Noli’s underwater gardens

by Giacomo d’Orlando

Fear of women (Issue IV/2022)


Photo: Giacomo d’Orlando

It is as if you have landed on another planet. Breathing freely, you stand in a dome, surrounded by basil, strawberries and cherry tomatoes, with fish swimming around you and bubbles rising to the surface. “Nemo's Garden” is the name of the place located a few kilometres off the Ligurian coast near the small village of Noli. This is the site of the world's first underwater greenhouses, housing fruits and vegetables that normally only thrive on land.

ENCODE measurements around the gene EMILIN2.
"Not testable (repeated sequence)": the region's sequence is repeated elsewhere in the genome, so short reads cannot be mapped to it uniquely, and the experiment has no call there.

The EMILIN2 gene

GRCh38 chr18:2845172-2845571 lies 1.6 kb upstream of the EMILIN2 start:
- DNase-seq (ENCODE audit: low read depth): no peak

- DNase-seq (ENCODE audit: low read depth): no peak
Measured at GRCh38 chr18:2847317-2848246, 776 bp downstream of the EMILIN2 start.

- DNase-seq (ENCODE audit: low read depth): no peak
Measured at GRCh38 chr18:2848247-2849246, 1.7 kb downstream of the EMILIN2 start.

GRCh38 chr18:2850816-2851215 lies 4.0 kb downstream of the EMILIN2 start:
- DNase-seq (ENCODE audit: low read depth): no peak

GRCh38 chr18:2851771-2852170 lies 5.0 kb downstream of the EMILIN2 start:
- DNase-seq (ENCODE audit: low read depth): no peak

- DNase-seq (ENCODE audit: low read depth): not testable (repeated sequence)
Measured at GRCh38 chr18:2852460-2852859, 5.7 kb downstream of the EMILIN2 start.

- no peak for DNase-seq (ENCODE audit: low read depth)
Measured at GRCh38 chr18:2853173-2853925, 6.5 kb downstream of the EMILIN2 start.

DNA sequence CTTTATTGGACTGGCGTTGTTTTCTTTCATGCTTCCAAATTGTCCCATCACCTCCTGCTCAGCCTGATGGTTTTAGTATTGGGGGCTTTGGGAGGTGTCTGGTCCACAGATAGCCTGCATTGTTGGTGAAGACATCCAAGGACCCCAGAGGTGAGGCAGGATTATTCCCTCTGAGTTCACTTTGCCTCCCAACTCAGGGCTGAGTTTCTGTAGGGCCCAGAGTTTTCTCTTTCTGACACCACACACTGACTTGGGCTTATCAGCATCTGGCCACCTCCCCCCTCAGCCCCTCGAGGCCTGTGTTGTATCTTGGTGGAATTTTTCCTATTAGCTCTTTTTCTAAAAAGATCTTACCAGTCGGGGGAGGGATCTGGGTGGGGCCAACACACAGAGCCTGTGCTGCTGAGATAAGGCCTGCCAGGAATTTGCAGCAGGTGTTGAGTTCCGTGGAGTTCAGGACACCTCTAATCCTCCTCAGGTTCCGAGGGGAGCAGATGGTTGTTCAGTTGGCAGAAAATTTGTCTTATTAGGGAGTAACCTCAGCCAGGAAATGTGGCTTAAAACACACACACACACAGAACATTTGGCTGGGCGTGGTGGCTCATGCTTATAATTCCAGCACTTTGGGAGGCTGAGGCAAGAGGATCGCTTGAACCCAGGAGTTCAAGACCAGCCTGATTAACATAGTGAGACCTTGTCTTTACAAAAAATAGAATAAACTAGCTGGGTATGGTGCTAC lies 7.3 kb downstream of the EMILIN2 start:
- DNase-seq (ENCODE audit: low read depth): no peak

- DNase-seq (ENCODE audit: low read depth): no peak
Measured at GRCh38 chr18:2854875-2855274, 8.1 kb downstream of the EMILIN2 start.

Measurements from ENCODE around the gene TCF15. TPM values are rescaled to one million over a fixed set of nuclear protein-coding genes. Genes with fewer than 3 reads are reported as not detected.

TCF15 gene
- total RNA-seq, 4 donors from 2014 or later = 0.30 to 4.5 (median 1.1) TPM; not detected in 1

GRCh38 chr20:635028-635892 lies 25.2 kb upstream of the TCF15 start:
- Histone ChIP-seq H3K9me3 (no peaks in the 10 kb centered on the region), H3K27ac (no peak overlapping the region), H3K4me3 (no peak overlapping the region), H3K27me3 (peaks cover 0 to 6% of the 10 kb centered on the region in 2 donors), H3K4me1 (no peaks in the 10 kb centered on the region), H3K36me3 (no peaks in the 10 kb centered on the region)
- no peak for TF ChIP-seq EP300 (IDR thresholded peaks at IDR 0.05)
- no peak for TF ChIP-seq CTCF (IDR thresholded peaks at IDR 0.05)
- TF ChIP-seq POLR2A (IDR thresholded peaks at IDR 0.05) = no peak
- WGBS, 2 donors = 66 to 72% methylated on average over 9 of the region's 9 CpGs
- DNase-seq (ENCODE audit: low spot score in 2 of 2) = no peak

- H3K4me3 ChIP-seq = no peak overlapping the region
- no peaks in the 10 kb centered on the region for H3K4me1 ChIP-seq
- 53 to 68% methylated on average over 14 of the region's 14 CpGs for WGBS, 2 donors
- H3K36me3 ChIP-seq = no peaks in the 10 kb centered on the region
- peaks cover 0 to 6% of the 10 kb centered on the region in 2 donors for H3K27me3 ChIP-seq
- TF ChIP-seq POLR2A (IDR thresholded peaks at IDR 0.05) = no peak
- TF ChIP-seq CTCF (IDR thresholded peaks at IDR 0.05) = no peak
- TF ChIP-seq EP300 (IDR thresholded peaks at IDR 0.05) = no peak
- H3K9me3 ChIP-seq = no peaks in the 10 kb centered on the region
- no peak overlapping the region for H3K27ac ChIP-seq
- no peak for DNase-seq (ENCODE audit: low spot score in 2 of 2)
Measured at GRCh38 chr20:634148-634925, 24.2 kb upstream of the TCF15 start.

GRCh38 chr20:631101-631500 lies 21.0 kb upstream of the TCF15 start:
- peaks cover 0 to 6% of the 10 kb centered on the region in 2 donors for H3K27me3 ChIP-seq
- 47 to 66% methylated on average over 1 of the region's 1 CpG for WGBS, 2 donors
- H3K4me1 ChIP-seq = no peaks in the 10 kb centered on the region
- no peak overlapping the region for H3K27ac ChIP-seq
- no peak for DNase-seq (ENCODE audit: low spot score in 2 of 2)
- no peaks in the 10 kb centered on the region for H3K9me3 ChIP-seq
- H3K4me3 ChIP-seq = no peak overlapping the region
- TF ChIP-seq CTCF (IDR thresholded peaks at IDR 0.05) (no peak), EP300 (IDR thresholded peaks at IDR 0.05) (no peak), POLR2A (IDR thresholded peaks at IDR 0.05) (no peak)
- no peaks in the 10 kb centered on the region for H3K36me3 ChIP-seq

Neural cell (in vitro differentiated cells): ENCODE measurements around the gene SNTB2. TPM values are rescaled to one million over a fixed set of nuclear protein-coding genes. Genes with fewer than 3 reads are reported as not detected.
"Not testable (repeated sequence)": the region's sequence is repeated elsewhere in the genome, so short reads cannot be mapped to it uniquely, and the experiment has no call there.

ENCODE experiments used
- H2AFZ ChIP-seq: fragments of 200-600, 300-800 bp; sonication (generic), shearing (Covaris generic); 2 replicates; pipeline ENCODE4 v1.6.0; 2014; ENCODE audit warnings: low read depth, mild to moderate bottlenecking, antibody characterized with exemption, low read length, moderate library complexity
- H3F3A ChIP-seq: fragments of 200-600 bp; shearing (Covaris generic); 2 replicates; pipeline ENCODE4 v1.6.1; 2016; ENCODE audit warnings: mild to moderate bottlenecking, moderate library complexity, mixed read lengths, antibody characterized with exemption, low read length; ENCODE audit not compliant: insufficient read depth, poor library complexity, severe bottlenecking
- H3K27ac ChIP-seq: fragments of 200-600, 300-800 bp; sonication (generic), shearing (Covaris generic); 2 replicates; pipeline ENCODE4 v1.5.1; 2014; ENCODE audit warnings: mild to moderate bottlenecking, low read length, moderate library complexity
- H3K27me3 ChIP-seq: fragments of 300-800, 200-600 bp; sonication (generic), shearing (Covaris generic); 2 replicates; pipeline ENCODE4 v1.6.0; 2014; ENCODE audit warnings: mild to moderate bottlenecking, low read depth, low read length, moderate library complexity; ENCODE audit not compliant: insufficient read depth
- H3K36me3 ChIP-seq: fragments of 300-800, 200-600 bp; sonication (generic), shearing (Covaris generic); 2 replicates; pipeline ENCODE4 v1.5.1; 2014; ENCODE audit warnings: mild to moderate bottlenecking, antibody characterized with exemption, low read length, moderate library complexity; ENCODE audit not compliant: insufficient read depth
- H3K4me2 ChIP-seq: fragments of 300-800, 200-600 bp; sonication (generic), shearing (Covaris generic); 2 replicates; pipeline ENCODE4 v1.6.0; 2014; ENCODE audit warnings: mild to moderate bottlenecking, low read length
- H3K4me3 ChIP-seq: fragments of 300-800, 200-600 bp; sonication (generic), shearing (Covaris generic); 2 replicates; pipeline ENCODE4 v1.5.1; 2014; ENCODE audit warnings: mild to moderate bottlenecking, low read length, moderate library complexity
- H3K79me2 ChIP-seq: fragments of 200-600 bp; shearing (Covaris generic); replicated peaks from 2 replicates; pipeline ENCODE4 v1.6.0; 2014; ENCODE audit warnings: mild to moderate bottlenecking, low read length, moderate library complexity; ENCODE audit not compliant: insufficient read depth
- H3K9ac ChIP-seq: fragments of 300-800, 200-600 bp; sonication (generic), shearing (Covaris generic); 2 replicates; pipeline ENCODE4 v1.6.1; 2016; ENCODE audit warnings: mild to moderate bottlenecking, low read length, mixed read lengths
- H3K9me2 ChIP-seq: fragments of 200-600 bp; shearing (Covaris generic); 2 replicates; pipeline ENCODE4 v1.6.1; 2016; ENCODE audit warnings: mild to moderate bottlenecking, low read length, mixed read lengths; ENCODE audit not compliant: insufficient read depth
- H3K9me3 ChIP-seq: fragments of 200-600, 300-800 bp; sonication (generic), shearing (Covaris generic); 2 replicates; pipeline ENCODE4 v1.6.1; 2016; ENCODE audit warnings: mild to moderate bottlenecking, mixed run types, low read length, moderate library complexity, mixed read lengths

The idea for the farm, where plants are cultivated and harvested below sea level, came from Sergio Gamberini, who has been experimenting with sustainable agriculture since 2012. Climate change is putting enormous strain on resources: as well as desertification and rising temperatures, the agriculture uses seventy percent of global freshwater supplies. This backdrop prompted engineer and amateur gardener Gamberini to search for new cultivation methods. "Nemo's Garden" is composed of several biospheres, transparent plastic spheres that seem to float in the water like bubbles. Each of them holds 2,000 litres of air and up to 120 plants - using coconut fibres instead of soil. The salt water condenses on the inner walls of the domes and turns into fresh water, which gradually drips onto the plants. To ensure that they get enough light and that divers can reach them easily, the greenhouses are anchored at a maximum depth of ten metres. The structures are gathered around the "tree of life", a framework that houses the measuring devices and cables for monitoring the oxygen and CO2 content, the humidity and the temperature. In the meantime, the futuristic constructions have become a haven for fish, which seek shelter there, hide from predators and also mate. Even rare seahorses have been sighted near the greenhouses.

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